• There is emotion in my eating bad habits so I keep going back to my comfort foods.

Are you really hungry or is it only stress?

If you think you might be an emotional eater, rest assured you are not alone. It is estimated that 75 % of overeating is caused by emotions, according to Jane Jakubczak, a registered dietician who runs a weight-loss clinic at the University of Maryland.

Americans routinely experience unhealthy levels of stress.  According to a survey, 8 in 10 U.S. adults say they have problems with stress in their lives. Many people turn to food to relieve stress or cope with unpleasant emotions such as loneliness or sadness.

So, there seem to be a huge evidence that our emotions are controlling our mood and eating habits but then also certain ingredients in foods (e.g. sugar) seem to influence our emotions. More about my findings in another blog post, promised.

Let’s return to my recent survey…

Most of my readers are busy women over 40 who want to lose or manage their weight with real food and healthy habits. But, for many of them, stress eating seems to be standing in their way.

Office Artwork – Instant Download on Etsy

So here you have it –  the reason why I have to shift my blog focus for a while. Your challenge again is my command:)

In the following weeks, I’ll dig deep into the “psychology of eating”. You may be looking forward to a series of blog posts in the context of emotional and stress eating.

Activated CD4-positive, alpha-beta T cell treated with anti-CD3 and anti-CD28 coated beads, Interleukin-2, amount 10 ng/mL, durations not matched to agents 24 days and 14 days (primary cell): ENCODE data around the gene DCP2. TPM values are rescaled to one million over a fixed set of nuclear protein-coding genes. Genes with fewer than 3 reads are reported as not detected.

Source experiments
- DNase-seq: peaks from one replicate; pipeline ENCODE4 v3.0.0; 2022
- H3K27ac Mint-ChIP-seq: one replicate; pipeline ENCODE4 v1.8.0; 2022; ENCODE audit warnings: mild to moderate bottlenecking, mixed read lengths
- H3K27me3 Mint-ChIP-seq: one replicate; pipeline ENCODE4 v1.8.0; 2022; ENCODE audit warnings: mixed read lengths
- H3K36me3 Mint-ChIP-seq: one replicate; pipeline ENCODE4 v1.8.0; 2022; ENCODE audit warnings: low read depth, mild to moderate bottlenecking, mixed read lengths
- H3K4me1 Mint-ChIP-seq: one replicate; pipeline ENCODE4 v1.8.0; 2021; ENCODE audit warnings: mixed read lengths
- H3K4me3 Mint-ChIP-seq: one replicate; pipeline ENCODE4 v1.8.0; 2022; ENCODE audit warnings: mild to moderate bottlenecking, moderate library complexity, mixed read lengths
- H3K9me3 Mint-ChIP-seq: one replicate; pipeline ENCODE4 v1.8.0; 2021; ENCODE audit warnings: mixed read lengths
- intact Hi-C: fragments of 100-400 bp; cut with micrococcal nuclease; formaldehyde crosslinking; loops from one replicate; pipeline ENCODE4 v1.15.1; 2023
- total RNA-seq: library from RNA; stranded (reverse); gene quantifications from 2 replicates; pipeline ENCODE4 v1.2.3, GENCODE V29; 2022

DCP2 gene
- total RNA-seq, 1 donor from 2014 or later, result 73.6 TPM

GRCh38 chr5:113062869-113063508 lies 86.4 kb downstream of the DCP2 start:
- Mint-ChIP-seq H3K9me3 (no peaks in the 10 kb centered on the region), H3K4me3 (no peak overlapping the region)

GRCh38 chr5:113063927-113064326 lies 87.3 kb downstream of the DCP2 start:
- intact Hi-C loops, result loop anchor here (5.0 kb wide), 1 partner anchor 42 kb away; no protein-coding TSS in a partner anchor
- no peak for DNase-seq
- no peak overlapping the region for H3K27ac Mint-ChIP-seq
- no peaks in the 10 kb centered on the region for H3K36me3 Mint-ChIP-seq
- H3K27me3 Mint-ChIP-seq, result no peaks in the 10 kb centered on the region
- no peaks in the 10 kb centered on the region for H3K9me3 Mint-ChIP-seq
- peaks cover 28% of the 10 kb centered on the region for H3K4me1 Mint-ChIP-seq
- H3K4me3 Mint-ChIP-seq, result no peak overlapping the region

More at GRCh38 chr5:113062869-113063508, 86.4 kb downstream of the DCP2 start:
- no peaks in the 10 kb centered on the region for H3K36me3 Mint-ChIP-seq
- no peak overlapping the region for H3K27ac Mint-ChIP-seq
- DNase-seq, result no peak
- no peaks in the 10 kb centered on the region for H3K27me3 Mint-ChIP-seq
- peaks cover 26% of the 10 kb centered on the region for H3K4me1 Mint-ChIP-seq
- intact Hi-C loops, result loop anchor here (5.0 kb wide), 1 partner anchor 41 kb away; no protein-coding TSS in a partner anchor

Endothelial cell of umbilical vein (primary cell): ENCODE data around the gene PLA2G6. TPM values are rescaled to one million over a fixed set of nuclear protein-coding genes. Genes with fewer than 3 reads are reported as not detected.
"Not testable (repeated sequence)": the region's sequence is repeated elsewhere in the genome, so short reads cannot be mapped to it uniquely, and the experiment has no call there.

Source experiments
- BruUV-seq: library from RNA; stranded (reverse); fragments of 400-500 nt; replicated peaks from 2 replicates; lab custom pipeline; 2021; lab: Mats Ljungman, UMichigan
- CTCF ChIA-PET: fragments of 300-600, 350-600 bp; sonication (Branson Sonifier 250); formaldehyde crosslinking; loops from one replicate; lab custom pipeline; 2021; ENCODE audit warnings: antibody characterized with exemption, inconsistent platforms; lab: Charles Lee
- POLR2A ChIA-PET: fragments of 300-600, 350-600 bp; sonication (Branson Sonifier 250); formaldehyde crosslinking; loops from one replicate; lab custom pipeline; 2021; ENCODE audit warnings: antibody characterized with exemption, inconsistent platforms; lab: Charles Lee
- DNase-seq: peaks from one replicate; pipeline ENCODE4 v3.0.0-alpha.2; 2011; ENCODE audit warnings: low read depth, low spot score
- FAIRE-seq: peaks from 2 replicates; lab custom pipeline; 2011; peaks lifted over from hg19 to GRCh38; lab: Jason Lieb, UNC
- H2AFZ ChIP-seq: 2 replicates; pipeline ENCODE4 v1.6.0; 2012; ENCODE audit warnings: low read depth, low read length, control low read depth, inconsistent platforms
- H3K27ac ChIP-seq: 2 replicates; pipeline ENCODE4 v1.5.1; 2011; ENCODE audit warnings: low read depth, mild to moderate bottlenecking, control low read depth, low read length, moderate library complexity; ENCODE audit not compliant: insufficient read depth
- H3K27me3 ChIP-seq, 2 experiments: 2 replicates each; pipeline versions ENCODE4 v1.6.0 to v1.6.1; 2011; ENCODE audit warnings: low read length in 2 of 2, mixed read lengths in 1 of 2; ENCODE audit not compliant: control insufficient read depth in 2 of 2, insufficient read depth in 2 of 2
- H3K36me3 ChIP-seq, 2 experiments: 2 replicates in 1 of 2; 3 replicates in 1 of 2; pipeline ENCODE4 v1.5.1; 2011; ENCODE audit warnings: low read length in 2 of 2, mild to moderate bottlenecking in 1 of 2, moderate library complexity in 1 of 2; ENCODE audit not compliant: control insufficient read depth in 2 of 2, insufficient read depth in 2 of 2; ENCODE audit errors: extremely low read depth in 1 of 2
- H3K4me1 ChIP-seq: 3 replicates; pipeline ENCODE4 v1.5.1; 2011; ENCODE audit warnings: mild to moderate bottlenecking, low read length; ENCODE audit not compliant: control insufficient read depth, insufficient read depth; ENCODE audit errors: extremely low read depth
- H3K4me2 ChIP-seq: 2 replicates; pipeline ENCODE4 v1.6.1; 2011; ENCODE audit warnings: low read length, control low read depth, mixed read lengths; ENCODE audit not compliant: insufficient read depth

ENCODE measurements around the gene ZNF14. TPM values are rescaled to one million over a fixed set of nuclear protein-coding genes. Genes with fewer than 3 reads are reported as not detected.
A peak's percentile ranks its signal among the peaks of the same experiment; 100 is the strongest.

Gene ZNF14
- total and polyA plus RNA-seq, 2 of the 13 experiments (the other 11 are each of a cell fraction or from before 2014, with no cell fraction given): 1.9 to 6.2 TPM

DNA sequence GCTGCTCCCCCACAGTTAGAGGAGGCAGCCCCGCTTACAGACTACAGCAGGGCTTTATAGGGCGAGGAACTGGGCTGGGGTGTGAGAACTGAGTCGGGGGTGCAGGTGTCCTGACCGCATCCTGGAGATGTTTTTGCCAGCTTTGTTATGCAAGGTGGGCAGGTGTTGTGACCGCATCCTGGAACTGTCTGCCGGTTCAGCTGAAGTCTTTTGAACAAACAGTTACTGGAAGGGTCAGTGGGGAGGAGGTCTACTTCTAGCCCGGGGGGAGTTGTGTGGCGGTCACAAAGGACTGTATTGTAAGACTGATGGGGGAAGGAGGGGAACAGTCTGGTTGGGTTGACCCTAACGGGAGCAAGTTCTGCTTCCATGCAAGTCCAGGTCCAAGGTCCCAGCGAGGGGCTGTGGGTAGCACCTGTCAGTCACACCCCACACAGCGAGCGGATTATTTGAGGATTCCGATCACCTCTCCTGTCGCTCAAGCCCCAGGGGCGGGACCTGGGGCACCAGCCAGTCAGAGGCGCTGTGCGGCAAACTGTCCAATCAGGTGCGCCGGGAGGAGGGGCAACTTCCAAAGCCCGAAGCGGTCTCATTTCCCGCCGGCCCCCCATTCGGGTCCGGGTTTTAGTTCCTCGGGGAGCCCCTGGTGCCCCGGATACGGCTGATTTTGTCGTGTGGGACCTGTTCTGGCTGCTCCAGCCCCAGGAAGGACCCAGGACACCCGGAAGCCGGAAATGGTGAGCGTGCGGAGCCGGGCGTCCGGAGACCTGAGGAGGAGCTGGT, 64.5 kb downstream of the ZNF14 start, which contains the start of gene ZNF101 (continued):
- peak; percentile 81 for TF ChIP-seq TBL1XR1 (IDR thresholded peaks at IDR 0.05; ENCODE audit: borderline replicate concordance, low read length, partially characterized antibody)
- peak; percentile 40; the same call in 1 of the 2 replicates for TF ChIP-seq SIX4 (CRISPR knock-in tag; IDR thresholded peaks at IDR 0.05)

Most important, I’ll also come up with practical solutions and actionable advice helping you manage stress-eating habits for good.

If you need a jumpstart with real food?

For those of you who are among those 16%, who “don’t know how to get started and stay focused” with real food I highly recommend to grab my free 52 weeks clean eating schedule and start from there.

It begins with the important SMART goal setting and helps you creating effective strategies to make healthy habits stick. It is also a perfect approach for all those of you (12%), who have a hard time to drink sufficient water/tea per day.

FOCUS: Follow One Course Until Successful!

Cooking real food with clean eating recipes will always remain part of my daily life. But for the next couple of weeks my blog posts will concentrate on how to cope with emotional and stress eating. Rest assured that I’ll handpick my best clean eating recipes for you and publish them as soon as my time allows again.

Emotional Eating Series


2 thoughts on “Real Food & Stress: Why I’ve stopped posting clean eating recipes”

  1. This is a great shift. For many of us, it isn’t lack of knowledge, or even desire, but that we are using food to cope OR we haven’t found good systems that don’t break when we are busy. For example, how do I eat healthy on a budget if I forget to pack my lunch (or leave it in the fridge)?

    • Hey Joy,
      thank you, yes absolutely. Although I think finding good systems that don’t break when you e.g. forget to pack your lunch might be easier than getting to the root of emotional eating and learn individual strategies to overcome it. But I’m very much looking forward to the following weeks when I dig deep into the psychology of eating:)